Editorial Board   Guest Author

Mr. Curtin

Steve Curtin

Founder, Steve Curtin LLC

Steve Curtin was rated #4 by Global Guru on its annual listing of the Top 30 experts in the world on the topic of customer service.

Mr. Curtin is the author of Delight Your Customers: 7 Simple Ways to Raise Your Customer Service from Ordinary to Extraordinary (AMACOM BOOKS), now in its 6th printing. He wrote the book to address this nagging observation: "While employees consistently execute the mandatory job functions for which they are paid, they inconsistently demonstrate voluntary customer service behaviors for which there is little or no additional cost to their employer."

In response to readers requesting ways to cascade the lessons from Delight Your Customers to a broader audience, Mr. Curtin collaborated with instructional designer, Brian O'Neill, to create the Delight Your Customers Companion Guide containing a variety of learning activities that organizations can use to help reignite and sustain their commitment to extraordinary customer service.

During his 20-year career with Marriott International, Mr. Curtin worked in hotel operations, sales and marketing, and training and development in a diverse set of locations, including: suburban, downtown, and resort hotels. In his final eight years with the company, Mr. Curtin traveled to more than 100 domestic and international hotel properties to facilitate management-level training.

Mr. Curtin now devotes his time to speaking, consulting, and writing on the topic of extraordinary customer service. Since 2007, he has worked with clients from a variety of sectors, including: hospitality, tourism, healthcare, retail, banking, technology, government, associations, and non-profits.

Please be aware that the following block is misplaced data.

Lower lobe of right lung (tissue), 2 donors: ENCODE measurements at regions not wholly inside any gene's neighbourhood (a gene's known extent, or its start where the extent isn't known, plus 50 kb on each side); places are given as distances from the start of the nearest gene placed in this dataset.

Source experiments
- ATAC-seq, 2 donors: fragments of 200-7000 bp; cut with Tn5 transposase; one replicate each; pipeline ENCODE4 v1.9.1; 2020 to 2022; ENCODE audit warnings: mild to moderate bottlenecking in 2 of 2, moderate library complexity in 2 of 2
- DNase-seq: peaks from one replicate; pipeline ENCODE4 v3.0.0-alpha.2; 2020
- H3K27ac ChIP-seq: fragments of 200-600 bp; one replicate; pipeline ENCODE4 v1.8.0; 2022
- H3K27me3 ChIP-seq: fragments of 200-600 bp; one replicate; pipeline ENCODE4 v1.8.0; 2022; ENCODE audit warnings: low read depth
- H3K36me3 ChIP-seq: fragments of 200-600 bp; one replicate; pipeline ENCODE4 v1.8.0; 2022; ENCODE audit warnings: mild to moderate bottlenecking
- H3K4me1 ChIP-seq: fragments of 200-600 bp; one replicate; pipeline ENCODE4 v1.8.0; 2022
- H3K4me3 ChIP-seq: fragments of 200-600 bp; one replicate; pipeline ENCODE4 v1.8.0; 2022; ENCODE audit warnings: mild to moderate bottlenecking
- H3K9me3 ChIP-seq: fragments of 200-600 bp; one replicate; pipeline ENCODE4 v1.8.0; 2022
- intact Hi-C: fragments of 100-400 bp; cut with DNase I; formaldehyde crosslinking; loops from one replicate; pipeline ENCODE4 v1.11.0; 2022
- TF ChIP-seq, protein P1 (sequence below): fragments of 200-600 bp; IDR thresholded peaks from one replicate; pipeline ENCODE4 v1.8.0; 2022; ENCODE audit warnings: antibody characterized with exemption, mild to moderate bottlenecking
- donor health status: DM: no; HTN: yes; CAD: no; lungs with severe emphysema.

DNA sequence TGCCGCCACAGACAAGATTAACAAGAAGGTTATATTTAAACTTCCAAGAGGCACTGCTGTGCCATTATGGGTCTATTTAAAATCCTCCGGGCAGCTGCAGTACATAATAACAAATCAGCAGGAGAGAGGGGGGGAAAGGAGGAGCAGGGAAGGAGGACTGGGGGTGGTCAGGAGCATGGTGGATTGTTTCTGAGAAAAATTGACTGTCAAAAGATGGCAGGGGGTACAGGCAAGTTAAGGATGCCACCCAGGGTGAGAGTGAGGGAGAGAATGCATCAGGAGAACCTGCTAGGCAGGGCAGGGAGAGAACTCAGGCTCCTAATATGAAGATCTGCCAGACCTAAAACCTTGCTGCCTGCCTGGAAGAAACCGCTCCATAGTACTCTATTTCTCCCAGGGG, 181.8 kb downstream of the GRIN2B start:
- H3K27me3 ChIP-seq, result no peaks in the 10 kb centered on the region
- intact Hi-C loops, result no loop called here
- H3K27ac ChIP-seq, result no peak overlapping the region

Mr. Curtin is an accredited 10-year member of the National Speakers Association.

Please visit http://www.stevecurtin.com for more information.

Mr. Curtin can be contacted at +1 303-325-1375 or steve@stevecurtin.com

Coming up in November 2020...

Hotel Design: Home Away From Home

With the rise of the sharing economy and the peer-to-peer marketplace for lodging options, hoteliers are re-thinking the look, feel and appeal of their locations. There is an emphasis on re-creating a feeling of homeyness - a comfortable, cozy and inviting space that feels like home. 'This is accomplished through the careful selection of furniture design, paint colors, lighting design, artwork, bathroom fixtures and textile accessories. In addition, some hotels are providing their guests with upscale amenities, such as a book and movie library, home-style kitchenettes, a coffee machine with locally-sourced beans and tea, or even a batch of fresh-baked cookies. Similarly, there is a growing design trend based on the concept of place-making. Travelers are searching for experiences that are unique and authentic to the locale in which they find themselves, and so hotel designers are integrating a sense of place into their work. This is partially achieved by incorporating traditional artisanal crafts and other local artwork into hotel rooms and communal spaces. Another design trend includes the creation of full-service, co-working environments within the hotel. Guests don't like to stay alone in their room when they need to work, so now they can go downstairs to the lobby-or up to the roof-to work among others. These areas encourage guests - and non-guests alike - to stay as long as they like and to partake of hotel amenities. Finally, recognizing the importance of the Wellness Movement, some designers are exploring how room design can increase the likelihood of deep and restorative sleep. Creating dark and quiet spaces, blocking excessive light, providing guests with a selection of different kinds of pillows, and the ability to control room temperature, are a few of the best practices in this area. These are some of the architecture and design topics that will be covered in the November issue of the Hotel Business Review.